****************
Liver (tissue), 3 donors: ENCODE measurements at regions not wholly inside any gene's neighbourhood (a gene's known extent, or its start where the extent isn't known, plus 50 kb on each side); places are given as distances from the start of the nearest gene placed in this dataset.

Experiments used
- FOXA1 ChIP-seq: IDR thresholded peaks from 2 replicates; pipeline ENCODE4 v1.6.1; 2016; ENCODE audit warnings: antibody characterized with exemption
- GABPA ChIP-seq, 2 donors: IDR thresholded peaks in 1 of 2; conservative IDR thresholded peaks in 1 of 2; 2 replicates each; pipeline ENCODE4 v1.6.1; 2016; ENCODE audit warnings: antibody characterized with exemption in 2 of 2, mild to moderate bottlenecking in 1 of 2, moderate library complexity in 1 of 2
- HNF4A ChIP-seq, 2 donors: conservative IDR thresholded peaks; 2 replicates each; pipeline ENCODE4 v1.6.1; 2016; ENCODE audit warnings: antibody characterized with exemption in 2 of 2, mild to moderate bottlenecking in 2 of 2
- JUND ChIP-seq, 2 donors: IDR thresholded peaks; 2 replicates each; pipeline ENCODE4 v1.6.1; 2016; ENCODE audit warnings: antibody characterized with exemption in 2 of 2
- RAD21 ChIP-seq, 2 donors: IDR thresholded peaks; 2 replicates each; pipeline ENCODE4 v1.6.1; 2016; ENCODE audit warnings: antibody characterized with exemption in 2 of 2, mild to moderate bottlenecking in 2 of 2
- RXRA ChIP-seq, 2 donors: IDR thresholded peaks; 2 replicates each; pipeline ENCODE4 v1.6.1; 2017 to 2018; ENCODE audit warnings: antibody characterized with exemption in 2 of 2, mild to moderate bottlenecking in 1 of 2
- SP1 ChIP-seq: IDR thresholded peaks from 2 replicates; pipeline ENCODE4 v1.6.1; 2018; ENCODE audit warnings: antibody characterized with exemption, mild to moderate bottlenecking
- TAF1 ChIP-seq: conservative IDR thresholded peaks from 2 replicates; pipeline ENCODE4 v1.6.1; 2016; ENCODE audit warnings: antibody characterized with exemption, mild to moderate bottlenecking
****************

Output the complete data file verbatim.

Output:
Liver (tissue), 3 donors: ENCODE measurements at regions not wholly inside any gene's neighbourhood (a gene's known extent, or its start where the extent isn't known, plus 50 kb on each side); places are given as distances from the start of the nearest gene placed in this dataset.

Experiments used
- FOXA1 ChIP-seq: IDR thresholded peaks from 2 replicates; pipeline ENCODE4 v1.6.1; 2016; ENCODE audit warnings: antibody characterized with exemption
- GABPA ChIP-seq, 2 donors: IDR thresholded peaks in 1 of 2; conservative IDR thresholded peaks in 1 of 2; 2 replicates each; pipeline ENCODE4 v1.6.1; 2016; ENCODE audit warnings: antibody characterized with exemption in 2 of 2, mild to moderate bottlenecking in 1 of 2, moderate library complexity in 1 of 2
- HNF4A ChIP-seq, 2 donors: conservative IDR thresholded peaks; 2 replicates each; pipeline ENCODE4 v1.6.1; 2016; ENCODE audit warnings: antibody characterized with exemption in 2 of 2, mild to moderate bottlenecking in 2 of 2
- JUND ChIP-seq, 2 donors: IDR thresholded peaks; 2 replicates each; pipeline ENCODE4 v1.6.1; 2016; ENCODE audit warnings: antibody characterized with exemption in 2 of 2
- RAD21 ChIP-seq, 2 donors: IDR thresholded peaks; 2 replicates each; pipeline ENCODE4 v1.6.1; 2016; ENCODE audit warnings: antibody characterized with exemption in 2 of 2, mild to moderate bottlenecking in 2 of 2
- RXRA ChIP-seq, 2 donors: IDR thresholded peaks; 2 replicates each; pipeline ENCODE4 v1.6.1; 2017 to 2018; ENCODE audit warnings: antibody characterized with exemption in 2 of 2, mild to moderate bottlenecking in 1 of 2
- SP1 ChIP-seq: IDR thresholded peaks from 2 replicates; pipeline ENCODE4 v1.6.1; 2018; ENCODE audit warnings: antibody characterized with exemption, mild to moderate bottlenecking
- TAF1 ChIP-seq: conservative IDR thresholded peaks from 2 replicates; pipeline ENCODE4 v1.6.1; 2016; ENCODE audit warnings: antibody characterized with exemption, mild to moderate bottlenecking